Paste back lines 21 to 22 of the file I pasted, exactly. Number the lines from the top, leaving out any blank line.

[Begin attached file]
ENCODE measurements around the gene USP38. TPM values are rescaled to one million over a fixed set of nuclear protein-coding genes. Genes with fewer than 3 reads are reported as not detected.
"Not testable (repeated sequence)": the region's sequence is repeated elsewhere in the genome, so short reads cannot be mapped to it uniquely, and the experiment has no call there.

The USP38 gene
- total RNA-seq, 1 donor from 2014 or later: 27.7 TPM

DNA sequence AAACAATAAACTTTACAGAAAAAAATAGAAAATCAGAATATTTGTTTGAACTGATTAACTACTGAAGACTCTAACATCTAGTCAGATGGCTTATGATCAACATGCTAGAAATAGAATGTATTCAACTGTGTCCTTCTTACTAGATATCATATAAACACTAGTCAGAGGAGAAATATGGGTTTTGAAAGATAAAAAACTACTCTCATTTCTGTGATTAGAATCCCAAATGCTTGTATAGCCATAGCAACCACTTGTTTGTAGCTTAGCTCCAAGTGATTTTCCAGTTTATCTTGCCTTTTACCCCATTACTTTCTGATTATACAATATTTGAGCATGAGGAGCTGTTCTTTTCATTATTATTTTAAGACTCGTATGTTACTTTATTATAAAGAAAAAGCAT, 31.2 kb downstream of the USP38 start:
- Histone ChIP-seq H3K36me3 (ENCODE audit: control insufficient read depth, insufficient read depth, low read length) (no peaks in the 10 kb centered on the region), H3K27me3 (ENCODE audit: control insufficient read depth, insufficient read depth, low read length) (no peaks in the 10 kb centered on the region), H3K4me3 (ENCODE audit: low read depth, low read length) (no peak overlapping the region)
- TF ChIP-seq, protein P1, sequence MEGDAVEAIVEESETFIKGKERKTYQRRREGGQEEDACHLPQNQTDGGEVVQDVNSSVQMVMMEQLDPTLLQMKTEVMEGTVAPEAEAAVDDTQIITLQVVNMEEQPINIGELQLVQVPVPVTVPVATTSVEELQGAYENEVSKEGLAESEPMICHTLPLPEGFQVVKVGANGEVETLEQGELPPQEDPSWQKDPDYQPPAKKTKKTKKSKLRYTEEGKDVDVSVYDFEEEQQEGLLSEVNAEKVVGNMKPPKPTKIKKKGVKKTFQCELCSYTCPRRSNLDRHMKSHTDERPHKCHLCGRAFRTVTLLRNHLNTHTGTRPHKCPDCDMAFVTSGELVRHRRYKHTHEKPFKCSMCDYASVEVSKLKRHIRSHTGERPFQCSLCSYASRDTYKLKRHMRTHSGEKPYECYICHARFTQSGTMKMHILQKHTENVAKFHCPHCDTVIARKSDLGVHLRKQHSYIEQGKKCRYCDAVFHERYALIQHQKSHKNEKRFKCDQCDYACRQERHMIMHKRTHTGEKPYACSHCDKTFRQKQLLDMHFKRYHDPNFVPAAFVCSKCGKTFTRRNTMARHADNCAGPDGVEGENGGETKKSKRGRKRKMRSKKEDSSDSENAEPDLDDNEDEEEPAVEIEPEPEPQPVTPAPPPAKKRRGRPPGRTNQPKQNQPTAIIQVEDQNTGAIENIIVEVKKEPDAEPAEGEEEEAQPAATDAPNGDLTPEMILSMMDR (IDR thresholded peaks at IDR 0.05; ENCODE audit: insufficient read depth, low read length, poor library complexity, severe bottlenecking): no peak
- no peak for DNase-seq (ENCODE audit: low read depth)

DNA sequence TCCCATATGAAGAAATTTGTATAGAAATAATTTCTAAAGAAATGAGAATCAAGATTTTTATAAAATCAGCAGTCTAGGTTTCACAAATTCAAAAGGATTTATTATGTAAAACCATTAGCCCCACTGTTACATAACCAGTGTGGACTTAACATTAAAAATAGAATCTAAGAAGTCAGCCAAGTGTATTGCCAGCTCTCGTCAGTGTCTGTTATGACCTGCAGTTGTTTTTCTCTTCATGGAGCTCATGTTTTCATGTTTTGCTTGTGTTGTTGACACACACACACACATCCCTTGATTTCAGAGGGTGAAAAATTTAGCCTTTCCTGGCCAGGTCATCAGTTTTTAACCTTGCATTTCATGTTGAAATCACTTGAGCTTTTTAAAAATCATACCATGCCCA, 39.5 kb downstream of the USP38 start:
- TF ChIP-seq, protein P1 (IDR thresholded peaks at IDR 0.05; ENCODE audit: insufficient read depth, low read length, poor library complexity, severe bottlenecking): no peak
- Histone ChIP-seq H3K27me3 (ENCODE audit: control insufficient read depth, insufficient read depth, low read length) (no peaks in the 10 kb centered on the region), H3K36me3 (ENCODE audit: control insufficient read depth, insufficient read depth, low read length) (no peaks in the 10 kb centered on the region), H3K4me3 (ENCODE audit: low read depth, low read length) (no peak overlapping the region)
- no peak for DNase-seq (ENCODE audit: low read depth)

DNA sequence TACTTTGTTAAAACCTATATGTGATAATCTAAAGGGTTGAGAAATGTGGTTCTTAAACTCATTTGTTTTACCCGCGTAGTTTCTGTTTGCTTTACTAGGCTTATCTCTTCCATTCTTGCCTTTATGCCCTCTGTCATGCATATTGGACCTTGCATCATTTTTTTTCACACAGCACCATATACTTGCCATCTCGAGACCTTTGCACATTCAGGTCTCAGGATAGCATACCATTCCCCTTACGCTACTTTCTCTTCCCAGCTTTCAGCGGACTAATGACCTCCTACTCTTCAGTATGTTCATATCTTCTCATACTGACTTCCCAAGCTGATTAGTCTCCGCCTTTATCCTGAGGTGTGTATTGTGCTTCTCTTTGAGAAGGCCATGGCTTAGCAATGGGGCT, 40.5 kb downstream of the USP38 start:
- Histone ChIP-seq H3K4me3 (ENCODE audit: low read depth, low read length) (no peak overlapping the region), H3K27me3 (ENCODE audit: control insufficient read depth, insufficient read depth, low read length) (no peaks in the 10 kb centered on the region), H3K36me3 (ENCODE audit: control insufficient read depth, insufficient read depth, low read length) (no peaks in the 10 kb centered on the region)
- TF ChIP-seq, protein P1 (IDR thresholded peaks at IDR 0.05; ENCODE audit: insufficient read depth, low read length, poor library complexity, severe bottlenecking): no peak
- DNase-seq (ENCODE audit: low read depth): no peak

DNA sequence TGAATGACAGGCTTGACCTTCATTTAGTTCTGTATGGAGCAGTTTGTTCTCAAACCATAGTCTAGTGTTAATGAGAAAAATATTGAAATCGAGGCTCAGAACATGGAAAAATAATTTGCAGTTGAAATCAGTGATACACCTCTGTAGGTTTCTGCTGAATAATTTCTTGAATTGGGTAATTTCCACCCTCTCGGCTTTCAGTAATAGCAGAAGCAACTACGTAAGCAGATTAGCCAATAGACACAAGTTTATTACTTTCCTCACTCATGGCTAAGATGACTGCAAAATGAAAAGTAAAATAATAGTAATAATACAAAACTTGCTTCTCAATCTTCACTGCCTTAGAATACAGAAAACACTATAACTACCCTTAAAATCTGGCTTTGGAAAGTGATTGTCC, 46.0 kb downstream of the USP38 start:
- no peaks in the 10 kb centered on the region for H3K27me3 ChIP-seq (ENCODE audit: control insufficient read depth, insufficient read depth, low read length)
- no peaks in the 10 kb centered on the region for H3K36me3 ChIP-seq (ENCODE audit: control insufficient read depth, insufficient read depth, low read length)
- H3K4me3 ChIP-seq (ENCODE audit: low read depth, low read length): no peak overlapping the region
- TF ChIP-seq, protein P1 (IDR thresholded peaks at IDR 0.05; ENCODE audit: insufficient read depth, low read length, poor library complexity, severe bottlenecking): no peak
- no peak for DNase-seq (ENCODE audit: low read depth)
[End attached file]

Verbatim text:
- TF ChIP-seq, protein P1 (IDR thresholded peaks at IDR 0.05; ENCODE audit: insufficient read depth, low read length, poor library complexity, severe bottlenecking): no peak
- no peak for DNase-seq (ENCODE audit: low read depth)